• The pair of girls were from Kazakhstan, as one of their shirt says, and have never been to the States before. The two guys tried hard to tell then what's great about America, focusing mostly on the variety of fast food available. I don't know where the girls were off to, but they were here to be maids - strange. The Kazakhstanis were not the only pair of girls I met.
  • There was another pair on the ride from Salt Lake City to San Francisco, who spoke to each other rapidly in a foreign language. It wasn't Spanish or French, and it sounded eastern European to me, perhaps Bulgarian or Romanian.
  • Finally, there were another pair of foreign girls at the San Francisco station, booking or changing their tickets. They looked closer to the Kazakhstanis than the Europeans, but I didn't study them as deeply.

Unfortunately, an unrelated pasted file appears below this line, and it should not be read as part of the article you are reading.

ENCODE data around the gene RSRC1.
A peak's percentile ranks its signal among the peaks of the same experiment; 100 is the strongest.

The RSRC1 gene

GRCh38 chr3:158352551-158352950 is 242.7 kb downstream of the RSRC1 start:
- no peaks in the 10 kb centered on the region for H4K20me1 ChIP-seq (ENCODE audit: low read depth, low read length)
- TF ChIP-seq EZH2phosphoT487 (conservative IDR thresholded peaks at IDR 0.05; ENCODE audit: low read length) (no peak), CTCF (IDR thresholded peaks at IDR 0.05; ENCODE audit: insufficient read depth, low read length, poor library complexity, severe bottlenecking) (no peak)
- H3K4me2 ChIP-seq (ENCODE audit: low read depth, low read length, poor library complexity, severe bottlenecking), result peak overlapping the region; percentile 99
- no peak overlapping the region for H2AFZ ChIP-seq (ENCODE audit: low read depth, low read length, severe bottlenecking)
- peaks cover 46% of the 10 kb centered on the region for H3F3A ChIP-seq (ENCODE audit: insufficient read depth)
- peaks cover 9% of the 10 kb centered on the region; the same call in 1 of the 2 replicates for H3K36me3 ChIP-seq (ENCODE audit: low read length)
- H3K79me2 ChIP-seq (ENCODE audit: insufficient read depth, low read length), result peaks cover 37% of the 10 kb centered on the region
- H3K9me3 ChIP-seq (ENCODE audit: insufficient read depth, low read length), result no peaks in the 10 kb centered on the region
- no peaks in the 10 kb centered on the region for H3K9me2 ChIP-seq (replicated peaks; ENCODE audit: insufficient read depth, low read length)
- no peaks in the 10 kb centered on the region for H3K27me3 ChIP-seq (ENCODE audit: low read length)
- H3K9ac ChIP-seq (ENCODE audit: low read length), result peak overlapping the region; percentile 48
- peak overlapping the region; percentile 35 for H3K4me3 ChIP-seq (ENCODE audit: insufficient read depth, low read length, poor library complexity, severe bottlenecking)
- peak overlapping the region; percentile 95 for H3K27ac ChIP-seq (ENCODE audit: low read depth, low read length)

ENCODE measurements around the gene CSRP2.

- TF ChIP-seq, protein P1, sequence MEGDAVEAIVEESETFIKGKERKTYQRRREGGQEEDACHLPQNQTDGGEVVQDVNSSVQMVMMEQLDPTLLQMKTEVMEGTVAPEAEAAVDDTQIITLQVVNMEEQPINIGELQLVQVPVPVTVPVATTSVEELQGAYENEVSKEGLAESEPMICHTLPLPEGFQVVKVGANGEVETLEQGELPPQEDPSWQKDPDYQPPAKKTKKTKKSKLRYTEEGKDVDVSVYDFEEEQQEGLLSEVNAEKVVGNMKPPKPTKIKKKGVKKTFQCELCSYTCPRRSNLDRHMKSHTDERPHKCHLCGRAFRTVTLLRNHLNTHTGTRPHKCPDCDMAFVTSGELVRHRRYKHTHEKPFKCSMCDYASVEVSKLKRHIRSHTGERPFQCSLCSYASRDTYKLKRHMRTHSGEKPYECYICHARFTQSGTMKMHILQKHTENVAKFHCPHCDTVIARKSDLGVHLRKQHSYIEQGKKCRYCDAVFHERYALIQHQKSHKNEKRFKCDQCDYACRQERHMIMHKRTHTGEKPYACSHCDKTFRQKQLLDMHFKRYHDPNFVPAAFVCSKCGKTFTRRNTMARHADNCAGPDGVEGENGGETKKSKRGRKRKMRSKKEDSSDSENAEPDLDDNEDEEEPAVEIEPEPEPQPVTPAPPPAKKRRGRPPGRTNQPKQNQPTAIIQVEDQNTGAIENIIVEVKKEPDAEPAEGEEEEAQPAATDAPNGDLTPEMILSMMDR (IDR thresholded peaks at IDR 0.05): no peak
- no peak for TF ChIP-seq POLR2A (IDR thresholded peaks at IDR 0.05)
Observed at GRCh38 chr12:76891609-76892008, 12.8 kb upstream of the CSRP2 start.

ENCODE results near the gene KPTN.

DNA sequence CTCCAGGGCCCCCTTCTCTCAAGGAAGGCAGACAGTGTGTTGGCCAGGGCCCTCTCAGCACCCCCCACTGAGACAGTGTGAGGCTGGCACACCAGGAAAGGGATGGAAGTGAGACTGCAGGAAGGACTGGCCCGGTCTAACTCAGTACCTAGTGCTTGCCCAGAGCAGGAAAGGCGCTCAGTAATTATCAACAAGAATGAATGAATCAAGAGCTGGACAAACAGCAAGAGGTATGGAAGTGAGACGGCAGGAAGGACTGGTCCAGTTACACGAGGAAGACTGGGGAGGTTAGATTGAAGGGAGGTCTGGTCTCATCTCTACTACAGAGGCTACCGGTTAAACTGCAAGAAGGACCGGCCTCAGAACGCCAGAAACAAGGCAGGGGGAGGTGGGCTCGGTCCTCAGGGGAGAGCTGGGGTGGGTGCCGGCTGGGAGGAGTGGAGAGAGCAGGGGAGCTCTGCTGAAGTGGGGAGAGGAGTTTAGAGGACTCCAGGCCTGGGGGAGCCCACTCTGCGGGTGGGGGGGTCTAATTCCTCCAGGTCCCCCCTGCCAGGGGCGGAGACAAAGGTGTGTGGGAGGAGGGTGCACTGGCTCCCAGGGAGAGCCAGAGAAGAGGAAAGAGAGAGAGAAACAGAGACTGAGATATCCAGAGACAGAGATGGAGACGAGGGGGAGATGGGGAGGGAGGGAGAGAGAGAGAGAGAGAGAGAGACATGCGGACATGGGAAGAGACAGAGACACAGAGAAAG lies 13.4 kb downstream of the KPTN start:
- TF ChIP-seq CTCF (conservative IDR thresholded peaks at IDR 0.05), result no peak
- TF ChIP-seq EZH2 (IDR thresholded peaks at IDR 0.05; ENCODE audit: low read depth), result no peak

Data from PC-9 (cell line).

I think the stories are quite something to listen to, but I feel different knowing that I've met these people, and it's not just fiction from the imagination of an author.

Pun Count: 1
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Canceled vs. Cancelled

The first 9 years of my education was in a British setting, and so I spelled a lot of words the British way. When I switched to an American school in 2002, I took a lot of that spelling with me. Some words I adapted rather quickly, but others I have been reluctant to change. One such example of the latter is "favo[u]rite", because the British version has all five vowels (maaah).

An cool phenomenon I recently discovered is that my journal shows when I adopted certain words. The word in question is "cancel[l]ed"; a quick search of my journal gives the following:

$ ./tools -Sd cancelled
$ ./tools -Sd canceled

A quick glance shows that all the way through 2006 I used the British version, and the in 2007 I abruptedly changed to the American version. The only disrepancy this theory leaves is the single uses of the American version in 2003 and 2005. I guessed, correctly, to be quotes I put in from other people.